How many times today have you impersonated God by receiving worship?
Ken Collier said, there are “just two choices on the shelf, pleasing God and pleasing self.” When we reject God’s will and do what’s right in our own eyes, we’re placing ourselves higher than God. We’re worshipping ourselves. Everything from reading blogs to parenting to eating to taking out the trash must be done as an act of worship to God. The moment we don’t actively desire God’s glory we’re seeking our own. Interestingly enough, it’s when we snatch this task from God that we seek to take the other four jobs to ourselves as well.
If you’ve been perceptive, then you’ve realized two things: 1. You’ve taken God’s job far more often than you thought. And 2. The one constant that runs through all of these impersonations is blatant arrogance and pride.
We’ve come to the place where we think we can do God’s job better than He can. It’s so easy to give someone confidence in their eternal state, exact revenge, condemn others, read people’s minds, and bask in the glory of worship!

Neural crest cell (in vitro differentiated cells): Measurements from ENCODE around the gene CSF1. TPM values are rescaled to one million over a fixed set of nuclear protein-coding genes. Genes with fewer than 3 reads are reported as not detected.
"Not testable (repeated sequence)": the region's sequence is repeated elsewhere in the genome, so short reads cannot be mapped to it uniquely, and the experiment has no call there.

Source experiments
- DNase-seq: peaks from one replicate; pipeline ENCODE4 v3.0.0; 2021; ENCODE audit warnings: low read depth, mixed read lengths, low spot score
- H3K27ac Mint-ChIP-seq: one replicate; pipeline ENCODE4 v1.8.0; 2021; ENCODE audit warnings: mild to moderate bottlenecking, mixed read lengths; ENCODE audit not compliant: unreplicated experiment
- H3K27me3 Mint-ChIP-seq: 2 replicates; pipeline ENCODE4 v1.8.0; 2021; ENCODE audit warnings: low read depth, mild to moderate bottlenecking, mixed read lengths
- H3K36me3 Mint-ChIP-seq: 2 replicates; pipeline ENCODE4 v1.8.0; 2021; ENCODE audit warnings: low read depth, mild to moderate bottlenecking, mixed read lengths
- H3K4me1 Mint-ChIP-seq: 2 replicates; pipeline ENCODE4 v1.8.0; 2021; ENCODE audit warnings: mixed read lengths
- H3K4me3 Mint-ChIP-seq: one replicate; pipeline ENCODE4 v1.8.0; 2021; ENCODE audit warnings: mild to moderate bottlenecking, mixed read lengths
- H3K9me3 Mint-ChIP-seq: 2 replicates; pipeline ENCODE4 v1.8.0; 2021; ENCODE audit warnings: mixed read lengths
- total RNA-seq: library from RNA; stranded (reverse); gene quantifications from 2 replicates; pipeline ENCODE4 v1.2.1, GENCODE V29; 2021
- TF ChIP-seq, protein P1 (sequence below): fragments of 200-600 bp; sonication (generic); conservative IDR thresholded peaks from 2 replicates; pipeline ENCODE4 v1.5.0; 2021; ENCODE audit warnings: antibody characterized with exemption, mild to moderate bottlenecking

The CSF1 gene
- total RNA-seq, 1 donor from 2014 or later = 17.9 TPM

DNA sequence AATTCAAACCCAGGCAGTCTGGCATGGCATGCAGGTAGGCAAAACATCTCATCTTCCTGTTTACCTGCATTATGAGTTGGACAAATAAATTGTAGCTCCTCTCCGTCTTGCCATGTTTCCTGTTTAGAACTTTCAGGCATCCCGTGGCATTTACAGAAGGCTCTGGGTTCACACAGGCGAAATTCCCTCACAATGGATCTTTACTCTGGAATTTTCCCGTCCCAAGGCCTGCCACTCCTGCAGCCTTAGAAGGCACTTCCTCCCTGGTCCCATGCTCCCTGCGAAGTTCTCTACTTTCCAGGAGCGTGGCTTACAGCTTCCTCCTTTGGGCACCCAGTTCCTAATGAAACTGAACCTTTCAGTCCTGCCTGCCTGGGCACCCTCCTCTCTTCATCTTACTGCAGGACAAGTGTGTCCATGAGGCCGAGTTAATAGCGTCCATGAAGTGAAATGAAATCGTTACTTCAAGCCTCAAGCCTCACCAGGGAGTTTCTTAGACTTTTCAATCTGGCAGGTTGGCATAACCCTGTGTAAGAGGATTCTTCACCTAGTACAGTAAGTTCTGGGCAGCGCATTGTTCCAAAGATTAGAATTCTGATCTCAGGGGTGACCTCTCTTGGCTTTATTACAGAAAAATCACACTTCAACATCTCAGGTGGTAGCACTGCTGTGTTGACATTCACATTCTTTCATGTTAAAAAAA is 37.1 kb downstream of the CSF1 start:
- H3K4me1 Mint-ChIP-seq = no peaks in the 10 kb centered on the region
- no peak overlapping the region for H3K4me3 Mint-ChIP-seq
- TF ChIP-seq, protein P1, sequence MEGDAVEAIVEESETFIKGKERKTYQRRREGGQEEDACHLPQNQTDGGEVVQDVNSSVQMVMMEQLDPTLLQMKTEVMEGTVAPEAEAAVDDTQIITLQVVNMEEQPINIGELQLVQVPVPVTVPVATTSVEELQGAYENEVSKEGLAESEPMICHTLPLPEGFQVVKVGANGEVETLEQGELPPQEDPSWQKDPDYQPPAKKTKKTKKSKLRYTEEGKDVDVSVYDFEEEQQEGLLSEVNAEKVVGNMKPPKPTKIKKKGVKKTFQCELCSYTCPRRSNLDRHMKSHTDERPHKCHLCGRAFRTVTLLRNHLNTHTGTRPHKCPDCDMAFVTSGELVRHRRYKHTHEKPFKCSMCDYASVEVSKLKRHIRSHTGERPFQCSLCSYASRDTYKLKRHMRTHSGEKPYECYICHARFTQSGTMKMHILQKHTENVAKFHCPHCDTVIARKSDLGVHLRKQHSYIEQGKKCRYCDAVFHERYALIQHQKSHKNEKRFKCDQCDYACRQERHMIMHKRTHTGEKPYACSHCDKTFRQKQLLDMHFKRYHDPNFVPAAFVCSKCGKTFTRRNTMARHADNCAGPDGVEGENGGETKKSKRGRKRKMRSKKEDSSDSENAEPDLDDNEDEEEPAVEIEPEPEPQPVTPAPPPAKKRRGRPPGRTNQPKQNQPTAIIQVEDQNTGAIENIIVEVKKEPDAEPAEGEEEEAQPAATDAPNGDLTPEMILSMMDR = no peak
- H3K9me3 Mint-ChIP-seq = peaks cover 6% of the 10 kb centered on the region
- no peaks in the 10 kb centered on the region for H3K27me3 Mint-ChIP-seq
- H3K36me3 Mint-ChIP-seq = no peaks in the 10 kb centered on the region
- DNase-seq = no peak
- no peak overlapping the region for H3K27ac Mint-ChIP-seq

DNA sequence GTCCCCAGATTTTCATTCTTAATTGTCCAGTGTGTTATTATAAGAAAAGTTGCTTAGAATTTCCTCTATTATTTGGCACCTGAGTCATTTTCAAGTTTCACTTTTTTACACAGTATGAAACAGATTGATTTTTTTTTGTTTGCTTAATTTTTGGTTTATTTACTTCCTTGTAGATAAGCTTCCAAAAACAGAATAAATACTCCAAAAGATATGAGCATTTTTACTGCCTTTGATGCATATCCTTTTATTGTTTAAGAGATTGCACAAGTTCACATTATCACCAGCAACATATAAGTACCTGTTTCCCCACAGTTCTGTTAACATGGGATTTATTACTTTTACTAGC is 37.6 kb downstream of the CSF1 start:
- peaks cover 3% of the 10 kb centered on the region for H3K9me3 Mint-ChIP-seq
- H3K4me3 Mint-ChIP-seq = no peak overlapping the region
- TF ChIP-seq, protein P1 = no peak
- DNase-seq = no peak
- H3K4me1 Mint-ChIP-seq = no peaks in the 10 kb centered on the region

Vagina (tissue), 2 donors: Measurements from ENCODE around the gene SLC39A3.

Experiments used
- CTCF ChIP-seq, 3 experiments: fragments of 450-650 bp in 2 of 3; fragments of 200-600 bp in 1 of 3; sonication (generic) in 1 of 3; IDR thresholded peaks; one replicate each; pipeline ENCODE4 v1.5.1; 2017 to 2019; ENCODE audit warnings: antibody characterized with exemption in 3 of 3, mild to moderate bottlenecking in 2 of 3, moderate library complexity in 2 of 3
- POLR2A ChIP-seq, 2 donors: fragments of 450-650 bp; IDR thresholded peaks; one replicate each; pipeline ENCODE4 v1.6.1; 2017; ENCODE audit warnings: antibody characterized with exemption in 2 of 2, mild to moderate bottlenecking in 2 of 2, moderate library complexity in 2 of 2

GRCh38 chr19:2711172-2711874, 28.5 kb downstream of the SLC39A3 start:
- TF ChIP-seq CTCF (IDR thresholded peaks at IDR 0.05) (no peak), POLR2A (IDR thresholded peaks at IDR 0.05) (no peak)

Unfortunately, we not only epically fail with each attempt, we make everyone else’s God-given jobs that much more difficult because now we’re the ones that need to be rebuked, corrected, and admonished.
We’ve been tasked with enormously vital responsibilities. God wants you to be His ambassador. He’s gifted you to fulfill every “one another” in Scripture. He’s given you His Word to use in disciplining, counseling, parenting, leading, and mentoring your children. He’s called you to bear the Fruit of the Spirit and put on the whole Armor of God. He’s entrusted you with the life-changing gospel of Christ
There are plenty of things to keep us busy.
Stop taking God’s job!